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New Delhi: The accidental firing of an Indian missile deep into Pakistan last week was the first time such an event between two hostile nuclear-armed states has occurred throughout the terrifying evolution of nuclear weaponry and their delivery systems over 77 years.
Although the two South Asian neighbours have fought four wars since independence, and for decades afterward exchanged artillery, mortar and small arms fire daily across their disputed line of control in Kashmir, the ‘rogue’ missile episode is a reminder of starker and more frightening possibilities.
“There has never been an incident like this (of a missile being fired) between two nuclear-weapon states (NWS) like India and Pakistan, especially as the missile flying time between them was under three minutes, leaving neither side any time to react,” said Professor Happymon Jacob, who teaches disarmament and diplomacy at New Delhi’s Jawaharlal Nehru University.
And though there had been multiple scary occurrences during the Cold War era involving NWS like the US and the Soviet Union, none had even “come close” to the March 9 accidental missile firing by India inside Pakistan, he added.
Jacob said that such a scenario had “immense potential” to escalate if Islamabad had opted to retaliate, which it fortuitously did not, even though it was unaware that the incoming missile was unarmed. “Bilateral fail-safe protocols to manage and neutralise such emergencies between India and Pakistan remain inadequate and need bolstering,” observed Jacob.
Eventually, however, the errant missile harmlessly struck the boundary wall of a house in Mia Chunnu in Pakistan’s Punjab province, some 270km southwest of Lahore and some 124 km from the Indian border, partially demolishing it.
Indian military experts believe that what the Pakistan Air Force (PAF) called a ‘supersonic flying object’ which infiltrated their territory on March 9 to be the 8.4m-long two-stage BrahMos cruise missile with a 292 km strike range that was developed by India in colloboraion with Russia.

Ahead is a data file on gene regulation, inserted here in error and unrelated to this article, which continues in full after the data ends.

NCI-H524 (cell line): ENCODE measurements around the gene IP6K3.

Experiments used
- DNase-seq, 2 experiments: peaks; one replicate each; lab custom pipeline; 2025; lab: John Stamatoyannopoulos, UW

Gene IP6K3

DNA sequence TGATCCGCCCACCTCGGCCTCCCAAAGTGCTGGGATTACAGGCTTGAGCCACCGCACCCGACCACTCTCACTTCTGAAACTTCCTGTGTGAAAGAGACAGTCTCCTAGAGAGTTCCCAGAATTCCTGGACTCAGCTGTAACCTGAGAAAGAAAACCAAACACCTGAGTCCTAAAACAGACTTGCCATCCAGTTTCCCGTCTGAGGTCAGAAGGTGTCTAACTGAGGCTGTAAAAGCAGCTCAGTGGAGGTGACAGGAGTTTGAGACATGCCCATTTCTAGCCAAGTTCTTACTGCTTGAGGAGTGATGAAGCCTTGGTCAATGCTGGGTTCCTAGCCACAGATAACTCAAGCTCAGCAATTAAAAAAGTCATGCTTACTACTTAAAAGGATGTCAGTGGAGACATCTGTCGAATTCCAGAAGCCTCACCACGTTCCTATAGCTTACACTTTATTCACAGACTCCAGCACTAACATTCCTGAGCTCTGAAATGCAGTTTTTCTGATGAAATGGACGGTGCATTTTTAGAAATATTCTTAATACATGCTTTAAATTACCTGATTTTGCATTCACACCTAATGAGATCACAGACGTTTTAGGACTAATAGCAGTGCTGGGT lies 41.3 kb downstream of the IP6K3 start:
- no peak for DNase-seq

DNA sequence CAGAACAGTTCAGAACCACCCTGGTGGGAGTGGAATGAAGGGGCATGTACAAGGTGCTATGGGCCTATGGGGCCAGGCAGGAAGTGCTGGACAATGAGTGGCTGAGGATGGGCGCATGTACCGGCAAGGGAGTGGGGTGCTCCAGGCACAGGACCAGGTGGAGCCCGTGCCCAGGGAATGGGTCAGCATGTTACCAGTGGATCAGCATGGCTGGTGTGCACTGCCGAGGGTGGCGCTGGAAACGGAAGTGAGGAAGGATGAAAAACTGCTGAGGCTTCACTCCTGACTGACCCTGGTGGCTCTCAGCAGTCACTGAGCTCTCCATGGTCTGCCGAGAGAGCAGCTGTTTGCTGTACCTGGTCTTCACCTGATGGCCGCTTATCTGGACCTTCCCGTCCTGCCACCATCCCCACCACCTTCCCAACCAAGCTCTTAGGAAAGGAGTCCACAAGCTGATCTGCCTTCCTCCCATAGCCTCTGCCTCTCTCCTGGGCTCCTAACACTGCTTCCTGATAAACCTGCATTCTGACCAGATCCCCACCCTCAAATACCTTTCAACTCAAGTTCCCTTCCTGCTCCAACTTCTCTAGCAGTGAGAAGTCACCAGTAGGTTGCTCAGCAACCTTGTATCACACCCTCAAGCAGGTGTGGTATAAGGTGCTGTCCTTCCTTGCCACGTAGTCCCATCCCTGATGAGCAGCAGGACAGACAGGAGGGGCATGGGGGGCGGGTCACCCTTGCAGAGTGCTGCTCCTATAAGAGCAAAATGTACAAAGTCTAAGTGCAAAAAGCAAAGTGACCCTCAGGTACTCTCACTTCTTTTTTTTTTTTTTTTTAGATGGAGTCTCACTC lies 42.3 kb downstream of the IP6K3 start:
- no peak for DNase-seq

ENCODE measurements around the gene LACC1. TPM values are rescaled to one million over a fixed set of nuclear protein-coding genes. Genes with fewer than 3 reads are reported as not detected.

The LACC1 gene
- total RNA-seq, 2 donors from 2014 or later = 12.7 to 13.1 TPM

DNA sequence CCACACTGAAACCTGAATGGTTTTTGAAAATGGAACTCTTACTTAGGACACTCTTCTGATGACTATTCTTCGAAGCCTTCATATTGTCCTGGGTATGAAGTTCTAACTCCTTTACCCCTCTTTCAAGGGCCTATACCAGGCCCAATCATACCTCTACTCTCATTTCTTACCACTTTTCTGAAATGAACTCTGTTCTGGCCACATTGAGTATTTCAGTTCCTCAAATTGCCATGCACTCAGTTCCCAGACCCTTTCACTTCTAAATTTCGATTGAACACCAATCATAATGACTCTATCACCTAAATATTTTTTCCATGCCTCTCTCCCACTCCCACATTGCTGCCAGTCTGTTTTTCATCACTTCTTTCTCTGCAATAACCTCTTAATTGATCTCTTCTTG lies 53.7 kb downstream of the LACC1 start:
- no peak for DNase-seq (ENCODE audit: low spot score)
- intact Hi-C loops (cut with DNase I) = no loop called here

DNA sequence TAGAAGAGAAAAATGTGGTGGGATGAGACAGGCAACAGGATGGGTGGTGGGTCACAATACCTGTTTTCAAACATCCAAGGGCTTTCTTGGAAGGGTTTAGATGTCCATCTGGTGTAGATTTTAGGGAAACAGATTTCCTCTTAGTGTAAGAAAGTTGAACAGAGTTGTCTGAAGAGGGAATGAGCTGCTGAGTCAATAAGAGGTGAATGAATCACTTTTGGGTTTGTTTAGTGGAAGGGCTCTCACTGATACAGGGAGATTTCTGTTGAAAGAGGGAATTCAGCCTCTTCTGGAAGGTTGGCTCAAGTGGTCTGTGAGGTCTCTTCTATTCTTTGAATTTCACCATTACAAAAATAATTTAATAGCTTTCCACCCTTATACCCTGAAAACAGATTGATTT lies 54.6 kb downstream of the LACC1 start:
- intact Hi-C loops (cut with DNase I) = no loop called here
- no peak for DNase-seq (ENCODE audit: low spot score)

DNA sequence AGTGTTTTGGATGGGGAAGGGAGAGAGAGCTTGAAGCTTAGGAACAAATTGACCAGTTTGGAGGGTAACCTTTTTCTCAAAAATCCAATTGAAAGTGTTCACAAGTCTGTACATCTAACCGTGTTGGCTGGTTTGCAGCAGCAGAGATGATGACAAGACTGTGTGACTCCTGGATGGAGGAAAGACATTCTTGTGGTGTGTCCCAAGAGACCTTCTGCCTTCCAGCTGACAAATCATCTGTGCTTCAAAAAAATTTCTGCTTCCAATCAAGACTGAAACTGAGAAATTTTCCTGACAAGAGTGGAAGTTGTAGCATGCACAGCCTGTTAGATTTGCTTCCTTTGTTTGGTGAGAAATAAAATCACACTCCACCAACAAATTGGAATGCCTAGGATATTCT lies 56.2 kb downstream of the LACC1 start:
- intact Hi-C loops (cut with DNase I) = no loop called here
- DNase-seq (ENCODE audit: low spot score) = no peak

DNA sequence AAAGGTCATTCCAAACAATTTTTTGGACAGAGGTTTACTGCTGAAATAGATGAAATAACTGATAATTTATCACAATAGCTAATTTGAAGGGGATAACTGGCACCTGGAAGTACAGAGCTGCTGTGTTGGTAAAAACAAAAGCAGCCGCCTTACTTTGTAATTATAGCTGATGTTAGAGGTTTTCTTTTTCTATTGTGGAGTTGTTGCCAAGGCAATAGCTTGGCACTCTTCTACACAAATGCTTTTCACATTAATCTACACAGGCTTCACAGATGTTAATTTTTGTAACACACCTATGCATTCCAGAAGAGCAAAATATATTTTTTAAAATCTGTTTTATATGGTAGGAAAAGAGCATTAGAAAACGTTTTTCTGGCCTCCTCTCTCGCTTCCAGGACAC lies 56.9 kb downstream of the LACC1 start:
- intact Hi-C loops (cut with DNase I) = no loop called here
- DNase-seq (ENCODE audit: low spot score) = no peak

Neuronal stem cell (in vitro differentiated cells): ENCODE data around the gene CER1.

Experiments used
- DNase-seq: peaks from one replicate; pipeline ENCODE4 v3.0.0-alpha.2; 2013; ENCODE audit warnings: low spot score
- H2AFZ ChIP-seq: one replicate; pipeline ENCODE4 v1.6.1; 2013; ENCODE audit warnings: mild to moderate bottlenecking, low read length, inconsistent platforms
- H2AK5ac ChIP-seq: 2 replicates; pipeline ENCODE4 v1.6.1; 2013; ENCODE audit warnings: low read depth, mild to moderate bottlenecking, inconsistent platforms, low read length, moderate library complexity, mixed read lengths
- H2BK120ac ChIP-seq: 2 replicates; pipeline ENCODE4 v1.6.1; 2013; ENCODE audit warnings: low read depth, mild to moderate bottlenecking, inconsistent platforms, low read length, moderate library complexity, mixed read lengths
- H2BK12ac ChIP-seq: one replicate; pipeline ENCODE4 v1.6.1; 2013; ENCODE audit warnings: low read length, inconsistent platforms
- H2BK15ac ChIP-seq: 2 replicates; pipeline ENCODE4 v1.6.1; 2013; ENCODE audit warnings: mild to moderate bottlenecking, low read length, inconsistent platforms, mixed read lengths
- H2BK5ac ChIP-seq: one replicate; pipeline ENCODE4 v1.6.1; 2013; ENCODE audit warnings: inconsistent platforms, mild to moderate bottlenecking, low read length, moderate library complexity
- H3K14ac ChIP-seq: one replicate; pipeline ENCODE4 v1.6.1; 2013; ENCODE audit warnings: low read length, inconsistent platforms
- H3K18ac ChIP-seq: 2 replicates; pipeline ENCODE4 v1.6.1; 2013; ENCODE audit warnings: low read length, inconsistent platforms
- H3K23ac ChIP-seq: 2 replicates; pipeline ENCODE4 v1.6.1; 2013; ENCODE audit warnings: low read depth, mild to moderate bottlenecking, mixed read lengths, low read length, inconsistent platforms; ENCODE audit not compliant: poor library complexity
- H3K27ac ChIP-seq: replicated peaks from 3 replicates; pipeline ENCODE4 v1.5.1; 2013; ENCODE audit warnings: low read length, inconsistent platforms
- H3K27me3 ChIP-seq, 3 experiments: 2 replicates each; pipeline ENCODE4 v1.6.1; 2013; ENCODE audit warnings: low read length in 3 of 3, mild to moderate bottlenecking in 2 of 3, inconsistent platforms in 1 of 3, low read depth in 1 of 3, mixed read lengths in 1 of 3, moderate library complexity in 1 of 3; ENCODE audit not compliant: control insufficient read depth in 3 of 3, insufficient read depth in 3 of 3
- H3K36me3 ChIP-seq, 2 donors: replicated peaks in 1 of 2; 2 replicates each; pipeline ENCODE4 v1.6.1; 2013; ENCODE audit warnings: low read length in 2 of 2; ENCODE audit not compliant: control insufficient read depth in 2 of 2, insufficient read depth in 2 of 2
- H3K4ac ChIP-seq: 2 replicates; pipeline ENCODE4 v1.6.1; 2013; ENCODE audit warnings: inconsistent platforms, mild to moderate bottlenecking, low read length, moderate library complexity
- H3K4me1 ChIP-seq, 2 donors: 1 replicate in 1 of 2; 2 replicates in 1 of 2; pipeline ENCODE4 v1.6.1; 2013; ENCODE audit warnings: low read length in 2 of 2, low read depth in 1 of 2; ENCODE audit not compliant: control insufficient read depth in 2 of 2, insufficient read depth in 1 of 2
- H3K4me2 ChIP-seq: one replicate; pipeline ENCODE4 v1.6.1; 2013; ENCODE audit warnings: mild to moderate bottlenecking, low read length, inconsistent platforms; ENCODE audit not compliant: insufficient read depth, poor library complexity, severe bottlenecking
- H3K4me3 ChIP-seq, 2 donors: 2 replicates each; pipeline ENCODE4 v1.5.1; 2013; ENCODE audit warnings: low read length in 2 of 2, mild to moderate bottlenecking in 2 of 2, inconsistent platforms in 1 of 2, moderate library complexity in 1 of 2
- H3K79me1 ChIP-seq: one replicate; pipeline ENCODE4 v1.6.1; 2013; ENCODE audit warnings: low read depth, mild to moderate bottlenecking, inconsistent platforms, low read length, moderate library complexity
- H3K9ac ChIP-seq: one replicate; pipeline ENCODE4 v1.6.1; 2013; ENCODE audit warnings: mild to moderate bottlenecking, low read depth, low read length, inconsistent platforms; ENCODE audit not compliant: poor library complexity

They also deduced that it was fired by the Indian Air Force (IAF) from a mobile platform, as part of a training exercise from its base at Sirsa in Haryana, as claimed earlier by the PAF. The PAF also stated that it had tracked the missile’s trajectory from its launch from Sirsa at 6:43 pm local time – or, 7:13 pm in India – to a height of some 40,000 feet, before it struck Mia Chunnu 6.46 minutes later.
Two days afterwards, on March 11, after Pakistan had publicised the event, India’s ministry of defence (MoD) reacted by admitting that its military had “accidentally fired” a missile into Pakistan following a “technical malfunction” during “routine maintenance” activity.
Ever since, the ministry has declined to provide any further details of either the missile type involved, its place of origin or even which of the three services was involved in its firing. It also blandly stated that a Court of Inquiry (CoI) had been ordered into the incident, but once again declined to elaborate even though it is believed to be conducting “select briefings” for a handful of correspondents in an attempt to publicise its seemingly “disjointed and confused” viewpoint, as one reporter said.
Furthermore, military officials and newspaper editorials called for a swift investigation into the mishap in order to re-establish what The Hindu stated on March 14 to be Delhi’s global image as a “responsible nuclear power built over decades of restrained words and thoughtful action”. The same day The Times of India was more forthright; its editorial demanded that responsibility needed to be fixed and that heads needed to roll for an accident that nobody ever wanted to happen, especially in the context of nuclear neighbours.
But, defence industry officials told The Wire that the proposed CoI posed “serious problems” for the federal government, as it would, doubtlessly, include a detailed technical audit of the missile system itself, alongside probing the possibility of human error which precipitated its take-off.
Military sources reckoned that without warning, the delinquent missile’s flight path is believed to have altered abruptly, from its north-westerly direction towards its intended Mahajan Test Range target in Rajasthan, towards the south-west into Pakistan.
“Such a deviation is inexplicable, to say the least,” said a retired three-star IAF officer. It appears that the missile’s onboard guidance system was compromised, resulting in its severely altered trajectory, he added, declining to be identified for speaking on a sensitive matter.
Tough questions for India
And, if the delinquent missile did, in reality, turn out to be the BrahMos – as it appears increasingly likely – then Delhi could face grim questions over the systems operational capability from the Philippine military, which had signed a $375 million deal for three of its land-attack batteries in January. The Philippines had contracted to acquire four mobile autonomous BrahMos launchers with three missiles each that enable the systems command post to fire 12 missiles at an equal number of targets, within 30 seconds.